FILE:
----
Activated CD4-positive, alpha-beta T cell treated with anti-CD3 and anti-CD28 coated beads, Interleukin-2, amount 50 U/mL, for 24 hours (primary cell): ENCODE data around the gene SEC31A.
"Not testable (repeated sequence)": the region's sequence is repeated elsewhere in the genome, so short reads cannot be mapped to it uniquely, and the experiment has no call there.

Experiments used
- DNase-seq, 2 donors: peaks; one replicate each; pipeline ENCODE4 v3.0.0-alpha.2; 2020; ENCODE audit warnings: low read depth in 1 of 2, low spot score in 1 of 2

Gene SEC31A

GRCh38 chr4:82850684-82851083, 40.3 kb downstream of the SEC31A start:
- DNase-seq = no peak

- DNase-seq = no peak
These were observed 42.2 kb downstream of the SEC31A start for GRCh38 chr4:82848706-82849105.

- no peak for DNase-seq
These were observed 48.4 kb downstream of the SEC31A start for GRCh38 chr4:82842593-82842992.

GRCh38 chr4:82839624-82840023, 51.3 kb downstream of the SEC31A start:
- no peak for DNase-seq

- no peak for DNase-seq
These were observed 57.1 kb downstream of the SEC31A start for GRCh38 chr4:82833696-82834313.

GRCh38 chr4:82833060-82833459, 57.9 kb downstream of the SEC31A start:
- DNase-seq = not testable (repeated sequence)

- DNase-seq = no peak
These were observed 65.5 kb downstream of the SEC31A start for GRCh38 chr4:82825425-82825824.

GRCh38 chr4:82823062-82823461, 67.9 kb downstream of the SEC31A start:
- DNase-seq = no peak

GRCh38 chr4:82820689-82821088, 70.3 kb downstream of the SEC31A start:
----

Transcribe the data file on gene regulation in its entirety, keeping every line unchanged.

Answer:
Activated CD4-positive, alpha-beta T cell treated with anti-CD3 and anti-CD28 coated beads, Interleukin-2, amount 50 U/mL, for 24 hours (primary cell): ENCODE data around the gene SEC31A.
"Not testable (repeated sequence)": the region's sequence is repeated elsewhere in the genome, so short reads cannot be mapped to it uniquely, and the experiment has no call there.

Experiments used
- DNase-seq, 2 donors: peaks; one replicate each; pipeline ENCODE4 v3.0.0-alpha.2; 2020; ENCODE audit warnings: low read depth in 1 of 2, low spot score in 1 of 2

Gene SEC31A

GRCh38 chr4:82850684-82851083, 40.3 kb downstream of the SEC31A start:
- DNase-seq = no peak

- DNase-seq = no peak
These were observed 42.2 kb downstream of the SEC31A start for GRCh38 chr4:82848706-82849105.

- no peak for DNase-seq
These were observed 48.4 kb downstream of the SEC31A start for GRCh38 chr4:82842593-82842992.

GRCh38 chr4:82839624-82840023, 51.3 kb downstream of the SEC31A start:
- no peak for DNase-seq

- no peak for DNase-seq
These were observed 57.1 kb downstream of the SEC31A start for GRCh38 chr4:82833696-82834313.

GRCh38 chr4:82833060-82833459, 57.9 kb downstream of the SEC31A start:
- DNase-seq = not testable (repeated sequence)

- DNase-seq = no peak
These were observed 65.5 kb downstream of the SEC31A start for GRCh38 chr4:82825425-82825824.

GRCh38 chr4:82823062-82823461, 67.9 kb downstream of the SEC31A start:
- DNase-seq = no peak

GRCh38 chr4:82820689-82821088, 70.3 kb downstream of the SEC31A start: